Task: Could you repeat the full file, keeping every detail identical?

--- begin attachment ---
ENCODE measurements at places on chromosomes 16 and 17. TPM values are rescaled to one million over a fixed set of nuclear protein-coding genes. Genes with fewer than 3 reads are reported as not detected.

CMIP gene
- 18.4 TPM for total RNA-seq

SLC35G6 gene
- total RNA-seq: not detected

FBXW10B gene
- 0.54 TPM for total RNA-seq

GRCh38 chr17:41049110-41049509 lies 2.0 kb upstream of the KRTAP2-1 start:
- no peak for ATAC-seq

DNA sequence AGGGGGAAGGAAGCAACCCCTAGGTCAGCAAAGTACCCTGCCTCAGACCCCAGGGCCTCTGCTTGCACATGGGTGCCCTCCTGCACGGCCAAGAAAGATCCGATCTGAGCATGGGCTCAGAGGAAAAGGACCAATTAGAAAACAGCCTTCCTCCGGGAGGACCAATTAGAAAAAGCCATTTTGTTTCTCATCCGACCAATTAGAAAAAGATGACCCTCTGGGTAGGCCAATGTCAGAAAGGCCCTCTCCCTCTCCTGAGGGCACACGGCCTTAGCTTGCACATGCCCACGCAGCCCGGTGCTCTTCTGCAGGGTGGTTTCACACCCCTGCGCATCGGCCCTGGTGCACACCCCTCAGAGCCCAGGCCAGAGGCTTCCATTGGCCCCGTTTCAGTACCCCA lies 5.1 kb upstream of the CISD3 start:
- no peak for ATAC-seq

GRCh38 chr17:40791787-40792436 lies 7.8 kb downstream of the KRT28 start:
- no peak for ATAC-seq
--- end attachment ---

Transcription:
ENCODE measurements at places on chromosomes 16 and 17. TPM values are rescaled to one million over a fixed set of nuclear protein-coding genes. Genes with fewer than 3 reads are reported as not detected.

CMIP gene
- 18.4 TPM for total RNA-seq

SLC35G6 gene
- total RNA-seq: not detected

FBXW10B gene
- 0.54 TPM for total RNA-seq

GRCh38 chr17:41049110-41049509 lies 2.0 kb upstream of the KRTAP2-1 start:
- no peak for ATAC-seq

DNA sequence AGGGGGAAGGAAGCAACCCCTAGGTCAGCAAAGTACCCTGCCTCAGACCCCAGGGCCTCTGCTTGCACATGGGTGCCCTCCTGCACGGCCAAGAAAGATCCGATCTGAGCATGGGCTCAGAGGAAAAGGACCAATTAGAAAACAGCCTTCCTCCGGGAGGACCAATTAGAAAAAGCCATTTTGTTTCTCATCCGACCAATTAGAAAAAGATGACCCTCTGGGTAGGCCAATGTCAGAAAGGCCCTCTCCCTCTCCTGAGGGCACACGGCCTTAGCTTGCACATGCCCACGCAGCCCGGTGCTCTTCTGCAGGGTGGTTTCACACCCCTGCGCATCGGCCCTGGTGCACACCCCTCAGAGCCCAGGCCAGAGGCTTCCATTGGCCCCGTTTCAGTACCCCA lies 5.1 kb upstream of the CISD3 start:
- no peak for ATAC-seq

GRCh38 chr17:40791787-40792436 lies 7.8 kb downstream of the KRT28 start:
- no peak for ATAC-seq